All of these questions are variations on "What do you think?" They ask for opinions, not facts. By contrast, solution generators ask questions only to gather data so they can make their own decisions.

Process Facilitation at the Issue Level

Here are examples of the sorts of questions a catalyst might ask to stimulate thinking around the process of making a good decision?

  • What sorts of decision criteria would help us make a good decision on this issue?
  • Who are our main stakeholders in this issue? What are their needs?
  • What are we really trying to achieve with this issue?
  • What sort of output do we want to leave this meeting with?
  • Why is this issue so important?
  • What other information or inputs would help us make the best possible decision?
  • What further research would help us make a better decision?
  • What hidden agendas or political dimensions need addressing?

Process Facilitation at the Team Level

Some questions to facilitate better teamwork:

  • How can we ensure that everyone with a view on this issue is fully heard?
  • What process should we use to resolve conflict?
  • How can we ensure that we don't rule out options too quickly?
  • How can we manage implementation of our decision to be sure it happens?
  • How often and by what means should we communicate and update each other?
  • What success criteria or values would help us function well as a team?
  • How should we measure whether we are living up to our agreed team values?
  • How are we going to recognize excellent teamwork on the part of each team member? How can we be sure to recognize facilitative efforts and not just solution generation?

Of course all of these process facilitation questions should be followed up by similar questions to those listed for content facilitation. That is, when someone makes a process suggestion, you could affirm the positives but then ask for downsides and what suggestions others can make, etc.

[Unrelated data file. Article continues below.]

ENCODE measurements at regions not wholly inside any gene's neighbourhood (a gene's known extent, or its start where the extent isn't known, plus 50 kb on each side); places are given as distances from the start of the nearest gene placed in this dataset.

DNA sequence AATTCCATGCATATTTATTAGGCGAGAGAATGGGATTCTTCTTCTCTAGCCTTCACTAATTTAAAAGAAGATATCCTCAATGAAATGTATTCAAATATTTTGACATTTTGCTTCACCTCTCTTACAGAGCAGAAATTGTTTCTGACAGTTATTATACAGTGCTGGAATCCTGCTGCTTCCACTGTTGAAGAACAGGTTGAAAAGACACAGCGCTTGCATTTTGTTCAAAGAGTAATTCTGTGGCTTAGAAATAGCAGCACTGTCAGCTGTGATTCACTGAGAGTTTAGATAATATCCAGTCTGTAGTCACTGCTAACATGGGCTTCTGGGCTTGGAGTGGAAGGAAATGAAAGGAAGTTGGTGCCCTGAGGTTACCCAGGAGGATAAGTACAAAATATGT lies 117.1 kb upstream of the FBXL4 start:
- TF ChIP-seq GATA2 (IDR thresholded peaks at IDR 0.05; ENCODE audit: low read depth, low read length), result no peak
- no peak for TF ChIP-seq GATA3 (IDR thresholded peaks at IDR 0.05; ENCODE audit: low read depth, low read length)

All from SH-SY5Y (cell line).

Why Bother?

To the extent that success depends on effective teamwork and full collaboration, it's self-defeating to hold debates where everyone is jockeying to "win" the argument, to be seen as the hero. Such a mindset not only drowns out the quieter types, it encourages a "win at all cost" mentality.

There is no doubt that we have a tendency to say whatever it takes to win an argument, including ignoring facts and discounting everyone else's proposal. It is well known that we make up our minds and then actively seek evidence to justify our views while ignoring counterevidence. This way of working is hardly a recipe for good decision-making, never mind productive teamwork.

In addition, we talk a lot about the values of humility, selflessness and serving others, yet we don't practice what we preach. Instead, we argue our stance as if our lives depended on winning. If we genuinely put the needs of the organization first, we would place more emphasis on being a catalyst or facilitator and less on being a solution generator.

It may help to keep Marshall Goldsmith's findings in mind. In his book What Got You Here, Won't Get You There, he noted that all of the bad habits he sees in the executives he coaches boil down to one major bad habit: having too strong a need to be right and to win.

See How to be More Effective at Work on how to balance self-reliance and interdependence.

See also: Engage Yourself, Should You Always Play to Your Strengths?, The Post-heroic Manager, How's Your Confidence Today?, Cultures of Disengagement, How To Be An Engaging Manager. Also Collaborative Assertiveness.